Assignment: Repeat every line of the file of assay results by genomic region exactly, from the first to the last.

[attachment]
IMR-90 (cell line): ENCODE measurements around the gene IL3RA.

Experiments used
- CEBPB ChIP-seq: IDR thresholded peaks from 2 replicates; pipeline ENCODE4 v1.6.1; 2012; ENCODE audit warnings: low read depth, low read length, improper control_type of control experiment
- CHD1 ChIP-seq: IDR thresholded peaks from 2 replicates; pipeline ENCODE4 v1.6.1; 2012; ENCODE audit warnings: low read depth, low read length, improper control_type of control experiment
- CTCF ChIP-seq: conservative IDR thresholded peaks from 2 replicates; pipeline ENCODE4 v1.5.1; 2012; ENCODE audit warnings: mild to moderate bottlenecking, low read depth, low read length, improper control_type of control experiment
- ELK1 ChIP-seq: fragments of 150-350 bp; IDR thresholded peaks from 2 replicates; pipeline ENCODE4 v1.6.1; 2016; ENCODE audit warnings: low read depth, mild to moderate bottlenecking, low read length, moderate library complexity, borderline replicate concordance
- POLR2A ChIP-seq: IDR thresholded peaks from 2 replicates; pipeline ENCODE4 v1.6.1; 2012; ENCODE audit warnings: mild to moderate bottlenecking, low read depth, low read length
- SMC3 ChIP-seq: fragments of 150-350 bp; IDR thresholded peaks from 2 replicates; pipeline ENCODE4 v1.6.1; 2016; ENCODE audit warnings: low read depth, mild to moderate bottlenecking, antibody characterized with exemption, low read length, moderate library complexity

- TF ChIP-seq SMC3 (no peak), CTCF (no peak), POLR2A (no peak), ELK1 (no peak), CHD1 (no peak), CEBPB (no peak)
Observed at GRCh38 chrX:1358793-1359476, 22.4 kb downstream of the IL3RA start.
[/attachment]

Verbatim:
IMR-90 (cell line): ENCODE measurements around the gene IL3RA.

Experiments used
- CEBPB ChIP-seq: IDR thresholded peaks from 2 replicates; pipeline ENCODE4 v1.6.1; 2012; ENCODE audit warnings: low read depth, low read length, improper control_type of control experiment
- CHD1 ChIP-seq: IDR thresholded peaks from 2 replicates; pipeline ENCODE4 v1.6.1; 2012; ENCODE audit warnings: low read depth, low read length, improper control_type of control experiment
- CTCF ChIP-seq: conservative IDR thresholded peaks from 2 replicates; pipeline ENCODE4 v1.5.1; 2012; ENCODE audit warnings: mild to moderate bottlenecking, low read depth, low read length, improper control_type of control experiment
- ELK1 ChIP-seq: fragments of 150-350 bp; IDR thresholded peaks from 2 replicates; pipeline ENCODE4 v1.6.1; 2016; ENCODE audit warnings: low read depth, mild to moderate bottlenecking, low read length, moderate library complexity, borderline replicate concordance
- POLR2A ChIP-seq: IDR thresholded peaks from 2 replicates; pipeline ENCODE4 v1.6.1; 2012; ENCODE audit warnings: mild to moderate bottlenecking, low read depth, low read length
- SMC3 ChIP-seq: fragments of 150-350 bp; IDR thresholded peaks from 2 replicates; pipeline ENCODE4 v1.6.1; 2016; ENCODE audit warnings: low read depth, mild to moderate bottlenecking, antibody characterized with exemption, low read length, moderate library complexity

- TF ChIP-seq SMC3 (no peak), CTCF (no peak), POLR2A (no peak), ELK1 (no peak), CHD1 (no peak), CEBPB (no peak)
Observed at GRCh38 chrX:1358793-1359476, 22.4 kb downstream of the IL3RA start.